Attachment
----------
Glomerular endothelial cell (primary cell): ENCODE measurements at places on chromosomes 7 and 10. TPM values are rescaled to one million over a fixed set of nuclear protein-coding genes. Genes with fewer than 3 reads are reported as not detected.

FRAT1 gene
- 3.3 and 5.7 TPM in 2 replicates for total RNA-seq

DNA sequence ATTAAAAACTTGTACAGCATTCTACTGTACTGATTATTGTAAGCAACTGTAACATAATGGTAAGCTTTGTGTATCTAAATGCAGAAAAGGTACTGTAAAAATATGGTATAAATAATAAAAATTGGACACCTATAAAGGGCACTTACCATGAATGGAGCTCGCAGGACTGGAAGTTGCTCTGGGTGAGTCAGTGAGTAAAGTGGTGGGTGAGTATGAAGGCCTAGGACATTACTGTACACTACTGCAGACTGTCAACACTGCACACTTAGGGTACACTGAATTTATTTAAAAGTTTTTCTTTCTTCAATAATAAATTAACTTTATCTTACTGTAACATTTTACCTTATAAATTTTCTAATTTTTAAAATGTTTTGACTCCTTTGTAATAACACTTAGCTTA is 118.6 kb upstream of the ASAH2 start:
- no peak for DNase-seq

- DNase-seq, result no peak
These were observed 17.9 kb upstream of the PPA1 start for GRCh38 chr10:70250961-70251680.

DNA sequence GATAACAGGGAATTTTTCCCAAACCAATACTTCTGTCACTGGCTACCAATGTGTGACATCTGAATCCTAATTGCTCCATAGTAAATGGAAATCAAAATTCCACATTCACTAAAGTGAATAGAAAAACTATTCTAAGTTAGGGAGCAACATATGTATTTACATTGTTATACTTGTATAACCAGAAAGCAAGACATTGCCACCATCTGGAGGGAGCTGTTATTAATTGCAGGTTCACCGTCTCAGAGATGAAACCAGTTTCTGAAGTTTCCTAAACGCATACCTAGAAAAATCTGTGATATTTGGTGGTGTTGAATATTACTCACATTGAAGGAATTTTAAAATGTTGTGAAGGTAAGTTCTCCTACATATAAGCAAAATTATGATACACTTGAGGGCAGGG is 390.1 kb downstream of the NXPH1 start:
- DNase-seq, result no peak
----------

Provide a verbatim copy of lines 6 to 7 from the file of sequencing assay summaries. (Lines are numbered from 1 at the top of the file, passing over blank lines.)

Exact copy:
- DNase-seq, result no peak
These were observed 17.9 kb upstream of the PPA1 start for GRCh38 chr10:70250961-70251680.